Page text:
A review of Fresno Unified’s special education services found that the district struggles to include students with disabilities in traditional classrooms, and suspends students with individualized education plans at more than double the rate of their general education peers.
The findings hold across all demographics studied in the 200-page review by the nonprofit Council of the Great City Schools. However, the trends disproportionately affect African-American students with IEPs, who are suspended at nearly three times the rate of their white and Hispanic peers, and are also least likely to be taught in general education settings.
Inclusion is a major theme of the report, as research has found children with disabilities show social and academic gains when they spend most of their time with general education students.
“Participating in activities with typically developing peers allows children with disabilities to learn through modeling, and this learning helps them prepare for the real world,” the report states. “Researchers have found that typically developing children in inclusive classrooms are better able to accept differences and are more likely to see their classmates achieving despite their disabilities.”
Sign Up and Save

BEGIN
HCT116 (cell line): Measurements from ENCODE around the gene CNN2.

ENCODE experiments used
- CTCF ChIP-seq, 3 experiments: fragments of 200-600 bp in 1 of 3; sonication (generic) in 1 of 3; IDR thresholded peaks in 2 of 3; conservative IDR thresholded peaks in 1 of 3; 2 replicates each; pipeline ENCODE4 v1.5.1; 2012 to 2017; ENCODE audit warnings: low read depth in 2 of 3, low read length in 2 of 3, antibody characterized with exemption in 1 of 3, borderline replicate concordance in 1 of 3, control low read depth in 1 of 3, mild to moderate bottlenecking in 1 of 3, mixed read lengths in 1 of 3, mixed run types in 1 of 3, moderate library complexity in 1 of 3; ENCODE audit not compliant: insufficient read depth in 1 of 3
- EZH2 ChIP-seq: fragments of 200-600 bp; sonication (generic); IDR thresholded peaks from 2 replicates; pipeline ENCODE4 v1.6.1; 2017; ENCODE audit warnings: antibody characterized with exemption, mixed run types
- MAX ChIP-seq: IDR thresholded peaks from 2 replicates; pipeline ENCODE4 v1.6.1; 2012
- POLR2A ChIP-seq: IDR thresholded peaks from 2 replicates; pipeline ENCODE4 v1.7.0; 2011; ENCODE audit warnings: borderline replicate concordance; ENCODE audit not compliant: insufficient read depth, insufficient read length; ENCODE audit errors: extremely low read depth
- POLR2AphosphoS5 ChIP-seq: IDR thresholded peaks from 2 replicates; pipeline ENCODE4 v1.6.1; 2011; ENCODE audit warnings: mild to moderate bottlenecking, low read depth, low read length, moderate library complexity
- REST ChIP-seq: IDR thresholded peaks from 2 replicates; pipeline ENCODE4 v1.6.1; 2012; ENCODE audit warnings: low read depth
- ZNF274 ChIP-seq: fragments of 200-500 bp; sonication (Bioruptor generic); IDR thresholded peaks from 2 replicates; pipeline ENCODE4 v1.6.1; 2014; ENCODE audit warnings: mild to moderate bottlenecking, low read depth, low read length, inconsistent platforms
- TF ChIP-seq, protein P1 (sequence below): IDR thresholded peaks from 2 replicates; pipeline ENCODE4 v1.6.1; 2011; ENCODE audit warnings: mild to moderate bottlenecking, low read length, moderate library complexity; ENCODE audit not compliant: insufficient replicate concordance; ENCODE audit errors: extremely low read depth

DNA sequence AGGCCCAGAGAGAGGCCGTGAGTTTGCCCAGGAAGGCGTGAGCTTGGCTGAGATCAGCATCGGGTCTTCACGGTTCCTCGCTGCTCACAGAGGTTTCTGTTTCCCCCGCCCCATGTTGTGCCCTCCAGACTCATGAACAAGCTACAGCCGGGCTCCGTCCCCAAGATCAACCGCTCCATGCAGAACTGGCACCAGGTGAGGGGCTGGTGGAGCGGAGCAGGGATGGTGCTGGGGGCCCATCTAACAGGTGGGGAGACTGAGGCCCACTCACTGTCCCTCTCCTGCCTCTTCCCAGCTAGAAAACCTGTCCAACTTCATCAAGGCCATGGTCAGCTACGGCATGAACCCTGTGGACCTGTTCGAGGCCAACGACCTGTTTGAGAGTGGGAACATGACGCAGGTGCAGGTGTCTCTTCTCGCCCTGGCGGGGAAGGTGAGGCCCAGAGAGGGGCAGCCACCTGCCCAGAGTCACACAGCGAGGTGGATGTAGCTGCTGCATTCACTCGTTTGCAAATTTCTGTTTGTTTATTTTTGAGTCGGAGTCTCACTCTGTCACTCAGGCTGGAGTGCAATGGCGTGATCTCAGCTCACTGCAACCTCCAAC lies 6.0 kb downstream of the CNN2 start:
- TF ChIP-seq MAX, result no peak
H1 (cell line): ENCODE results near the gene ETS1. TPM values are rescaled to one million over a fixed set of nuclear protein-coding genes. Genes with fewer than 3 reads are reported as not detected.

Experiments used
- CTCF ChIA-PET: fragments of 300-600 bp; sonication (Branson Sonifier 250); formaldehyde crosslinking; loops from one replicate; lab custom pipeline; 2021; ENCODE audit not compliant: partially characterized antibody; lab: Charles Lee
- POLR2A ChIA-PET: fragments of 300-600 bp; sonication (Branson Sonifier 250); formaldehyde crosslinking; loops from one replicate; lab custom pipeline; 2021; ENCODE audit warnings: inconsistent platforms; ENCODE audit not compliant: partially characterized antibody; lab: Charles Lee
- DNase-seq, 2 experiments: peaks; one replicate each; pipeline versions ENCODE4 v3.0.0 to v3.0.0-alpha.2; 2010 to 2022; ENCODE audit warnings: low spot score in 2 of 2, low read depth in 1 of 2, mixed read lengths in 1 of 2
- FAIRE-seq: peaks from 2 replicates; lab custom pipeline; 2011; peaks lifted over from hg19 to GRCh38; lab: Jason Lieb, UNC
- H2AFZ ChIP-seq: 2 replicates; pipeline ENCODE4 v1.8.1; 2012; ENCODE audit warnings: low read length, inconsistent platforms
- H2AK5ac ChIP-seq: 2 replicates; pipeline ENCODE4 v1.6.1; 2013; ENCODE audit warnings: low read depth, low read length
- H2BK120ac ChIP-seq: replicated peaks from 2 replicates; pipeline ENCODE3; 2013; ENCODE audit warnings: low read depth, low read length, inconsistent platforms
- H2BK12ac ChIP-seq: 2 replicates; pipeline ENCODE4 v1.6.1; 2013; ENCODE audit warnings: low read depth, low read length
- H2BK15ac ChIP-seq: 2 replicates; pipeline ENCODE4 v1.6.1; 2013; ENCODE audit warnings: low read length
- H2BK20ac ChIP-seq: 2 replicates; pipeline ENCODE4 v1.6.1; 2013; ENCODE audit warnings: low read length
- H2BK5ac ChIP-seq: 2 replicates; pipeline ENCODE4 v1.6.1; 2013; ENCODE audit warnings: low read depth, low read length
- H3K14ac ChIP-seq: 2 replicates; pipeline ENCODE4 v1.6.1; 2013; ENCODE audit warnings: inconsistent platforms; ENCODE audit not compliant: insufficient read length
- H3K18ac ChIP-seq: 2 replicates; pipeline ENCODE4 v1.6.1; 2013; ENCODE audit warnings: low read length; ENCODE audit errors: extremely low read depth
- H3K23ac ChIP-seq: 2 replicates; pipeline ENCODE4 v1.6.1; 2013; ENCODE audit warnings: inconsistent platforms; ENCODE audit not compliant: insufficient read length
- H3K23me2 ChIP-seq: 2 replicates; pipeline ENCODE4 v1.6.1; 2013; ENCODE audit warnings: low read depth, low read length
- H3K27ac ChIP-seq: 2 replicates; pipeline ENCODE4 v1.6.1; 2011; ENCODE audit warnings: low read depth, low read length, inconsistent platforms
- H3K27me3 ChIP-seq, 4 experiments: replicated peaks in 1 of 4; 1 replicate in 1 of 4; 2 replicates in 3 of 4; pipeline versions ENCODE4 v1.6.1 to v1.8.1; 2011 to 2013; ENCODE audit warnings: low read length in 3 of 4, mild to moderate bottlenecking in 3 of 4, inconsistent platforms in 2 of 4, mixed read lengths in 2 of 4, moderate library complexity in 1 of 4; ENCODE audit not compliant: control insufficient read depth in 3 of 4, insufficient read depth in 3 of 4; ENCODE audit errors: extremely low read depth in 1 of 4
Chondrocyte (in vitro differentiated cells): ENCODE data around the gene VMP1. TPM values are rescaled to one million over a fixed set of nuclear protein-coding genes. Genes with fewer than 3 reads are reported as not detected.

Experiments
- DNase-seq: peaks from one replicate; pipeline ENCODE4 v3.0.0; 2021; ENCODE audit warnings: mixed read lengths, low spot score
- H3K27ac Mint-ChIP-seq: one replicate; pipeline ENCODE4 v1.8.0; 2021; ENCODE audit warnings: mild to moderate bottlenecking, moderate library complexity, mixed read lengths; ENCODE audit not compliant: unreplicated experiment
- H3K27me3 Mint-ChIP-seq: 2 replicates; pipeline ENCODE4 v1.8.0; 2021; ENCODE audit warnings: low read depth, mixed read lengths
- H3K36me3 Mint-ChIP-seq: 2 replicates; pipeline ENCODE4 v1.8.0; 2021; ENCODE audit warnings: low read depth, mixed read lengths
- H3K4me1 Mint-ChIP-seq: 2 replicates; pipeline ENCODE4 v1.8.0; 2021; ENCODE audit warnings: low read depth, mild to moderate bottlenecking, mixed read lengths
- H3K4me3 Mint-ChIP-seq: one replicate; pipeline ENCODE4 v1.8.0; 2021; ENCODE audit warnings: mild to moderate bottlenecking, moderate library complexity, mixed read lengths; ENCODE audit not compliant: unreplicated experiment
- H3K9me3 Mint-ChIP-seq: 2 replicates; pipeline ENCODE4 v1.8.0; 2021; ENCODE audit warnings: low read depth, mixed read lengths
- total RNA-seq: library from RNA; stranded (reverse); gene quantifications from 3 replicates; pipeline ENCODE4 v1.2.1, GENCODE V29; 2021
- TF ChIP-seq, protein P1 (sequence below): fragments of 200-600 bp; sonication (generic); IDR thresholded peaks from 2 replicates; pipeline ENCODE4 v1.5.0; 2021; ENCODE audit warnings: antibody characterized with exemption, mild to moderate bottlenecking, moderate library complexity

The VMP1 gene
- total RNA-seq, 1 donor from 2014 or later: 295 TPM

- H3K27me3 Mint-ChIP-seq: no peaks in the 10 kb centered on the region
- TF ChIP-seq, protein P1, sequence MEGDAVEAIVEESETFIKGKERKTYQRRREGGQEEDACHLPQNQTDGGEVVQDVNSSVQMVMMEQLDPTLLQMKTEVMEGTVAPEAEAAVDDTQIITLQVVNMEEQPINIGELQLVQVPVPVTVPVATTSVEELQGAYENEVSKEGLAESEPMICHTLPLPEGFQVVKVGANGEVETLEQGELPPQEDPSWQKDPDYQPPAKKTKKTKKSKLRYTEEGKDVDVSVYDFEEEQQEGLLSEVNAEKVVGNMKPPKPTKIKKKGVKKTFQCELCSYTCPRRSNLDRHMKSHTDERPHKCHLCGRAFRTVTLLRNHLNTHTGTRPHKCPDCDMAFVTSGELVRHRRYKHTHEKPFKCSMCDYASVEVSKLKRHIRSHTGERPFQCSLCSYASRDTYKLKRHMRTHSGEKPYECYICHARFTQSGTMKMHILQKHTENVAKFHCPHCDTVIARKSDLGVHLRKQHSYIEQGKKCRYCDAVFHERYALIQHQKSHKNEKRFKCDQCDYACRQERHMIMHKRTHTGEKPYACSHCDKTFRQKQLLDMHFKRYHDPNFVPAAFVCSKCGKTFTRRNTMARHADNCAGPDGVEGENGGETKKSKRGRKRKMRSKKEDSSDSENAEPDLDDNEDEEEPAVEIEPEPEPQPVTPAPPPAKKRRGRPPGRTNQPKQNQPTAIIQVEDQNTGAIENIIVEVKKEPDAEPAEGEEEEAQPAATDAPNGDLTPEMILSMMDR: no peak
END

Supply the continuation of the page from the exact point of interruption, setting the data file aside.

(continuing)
Get six months of free digital access to The Fresno Bee
But for 3- to 5-year-olds at Fresno Unified, the inclusion rate has dropped. In 2015, data showed that 59.2 percent of young children were taught alongside their non-disabled peers in a traditional preschool setting. In 2017, it was 37.3 percent.
Assistant Superintendent for Special Education Brian Beck said the district intends to look into the root cause of that trend.
“The good news is that we’re getting more students into those early intervention programs,” Beck said.
Better for older students
Older Fresno Unified students were educated inclusively at about the average statewide rate, but lower than the national average. The district also relies more on separate schools and classes than the state and national averages.
The report found that male students of color are also likely to be overidentified for special needs, in addition to the higher rates of suspension and exclusion from general education settings.
Superintendent Bob Nelson said the district is working to minimize out-of-school suspensions across the board, but that he realizes that addressing disproportionate outcomes needs to happen through more than just discipline.
“Once you’re labeled special needs, it can be hard to shake that label,” he said. “We should be assessing the ability to function.”
Julie Wright Halbert, legislative counsel for Great City Schools, said it’s up to the district to find the causes behind the data.
“There could be a number of explanations. In terms of overidentification, it could be that families are flocking to this program,” she said. “The district needs to dig deeper, and ask the next set of questions to find out.”
The exhaustive report also found achievement levels for students with disabilities are too low — FUSD students with disabilities had lower scores on the National Assessment of Educational Progress in 2015 than they did in 2009.